Cold rain falls in the river, flows down to the sea, gets into the skyline, circles endlessly. Same old rain on the wind, same old pain in my soul.

Tuesday, June 23, 2009

growing up

I remember still, a time when the line would go out and my eyes would jump before my hands could react. Just a dirty river behind the barber shop and it didn’t matter how long I fished or what I caught. I was young, it was summer, and there was no place I had to be.
Later, I might find some of the guys and play army behind Pete’s yard, or bike out to the gravel pit, or go work on the tree house on Gilmore’s hill. God, how that hill seemed a mountain back then.
It didn’t matter, what didn’t get done today could easily be had tomorrow. We knew when and what streets Willie the milkman with no thumbs would be on. With just a glimpse of us he’d pull over and we’d buy the best pint of ice cold orange drink a dime could get you, and his smile was genuine.
There was wiffle ball in the “cage” behind the elementary school and if the wind was right, the street could be reached. There were swimming lessons in the morning at Lake Pulaski. A dime would get you a frozen candy bar.
Sometimes, we would follow the street sweeper around town and on Wednesdays, the mosquito sprayers would go around town and kill the little buggers. I’m sure the poison was bad for all but it worked and smelled so good. Other parts of town would be getting the road tarred and that too smelled good to a kid on a hot July day. I might stop by my Grandmother’s across the street. She had orange slices on the table, tapioca on the counter and ice cream bars in the freezer. She loved to play cards, or at least pretended to, and had a great collection of marbles if she was too busy baking.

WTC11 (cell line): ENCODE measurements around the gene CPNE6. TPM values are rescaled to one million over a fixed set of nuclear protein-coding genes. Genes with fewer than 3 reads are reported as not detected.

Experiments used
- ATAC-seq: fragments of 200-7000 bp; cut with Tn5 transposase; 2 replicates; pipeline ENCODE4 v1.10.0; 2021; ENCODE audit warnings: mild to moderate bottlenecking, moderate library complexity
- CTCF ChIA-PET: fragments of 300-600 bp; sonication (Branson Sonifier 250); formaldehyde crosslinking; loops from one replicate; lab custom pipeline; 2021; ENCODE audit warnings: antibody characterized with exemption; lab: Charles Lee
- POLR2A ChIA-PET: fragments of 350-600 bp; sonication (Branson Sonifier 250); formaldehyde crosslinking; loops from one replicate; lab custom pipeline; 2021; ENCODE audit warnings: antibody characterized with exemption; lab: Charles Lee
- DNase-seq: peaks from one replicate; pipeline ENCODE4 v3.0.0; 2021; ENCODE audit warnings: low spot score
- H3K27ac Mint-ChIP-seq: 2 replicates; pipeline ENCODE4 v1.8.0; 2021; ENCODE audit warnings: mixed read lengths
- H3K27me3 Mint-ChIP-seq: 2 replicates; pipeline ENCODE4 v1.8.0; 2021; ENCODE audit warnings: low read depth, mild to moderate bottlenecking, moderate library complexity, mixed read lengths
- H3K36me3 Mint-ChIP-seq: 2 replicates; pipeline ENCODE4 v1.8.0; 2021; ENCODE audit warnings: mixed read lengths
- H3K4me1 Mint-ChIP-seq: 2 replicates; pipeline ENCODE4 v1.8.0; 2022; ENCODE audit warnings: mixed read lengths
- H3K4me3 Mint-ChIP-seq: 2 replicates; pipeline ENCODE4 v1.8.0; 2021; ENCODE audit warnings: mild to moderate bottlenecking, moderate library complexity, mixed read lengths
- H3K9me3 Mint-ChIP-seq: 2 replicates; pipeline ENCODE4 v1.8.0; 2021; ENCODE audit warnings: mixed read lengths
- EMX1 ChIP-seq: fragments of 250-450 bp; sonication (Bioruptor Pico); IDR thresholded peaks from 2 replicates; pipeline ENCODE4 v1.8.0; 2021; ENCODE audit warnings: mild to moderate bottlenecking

Our neighbors across the alley had a large yard. On any given day a game of croquet might be had. We also played kick the shoe from their swing set. The trick was to get your tennis shoes hanging from just the toes of your foot and at just the right moment let her fly! If you did it just right, you could put a shoe over the garage three yards away! When you got tired of chasing shoes, we would throw the plastic ball up in the tree above the swings and the swingers would avoid being hit by it’s falling. Simple games.
Sometimes the boys and girls might end up together in someone’s garage and the differences between us, along with awkward first kisses might be learned through dares and made up games. At night there were tents on yards and rendezvous in dark alleys as heat-lightning danced above us.
This was maybe ten percent of the things we did on summer break from school. No one was hurt (too badly) and we learned of life from life. There was no such thing as day care or ADD. Kids were simply different. Drugs weren’t necessary. There was no Internet or video games. Television was five channels, went silent at midnight and we were too busy anyway.
I can still feel the heat, smell the smells and hear the noon whistle of the only factory in town. I remember the coolness of the river and the taste of Eskimo Pies.
I’m not saying the old way is the better way, but it sure worked for me.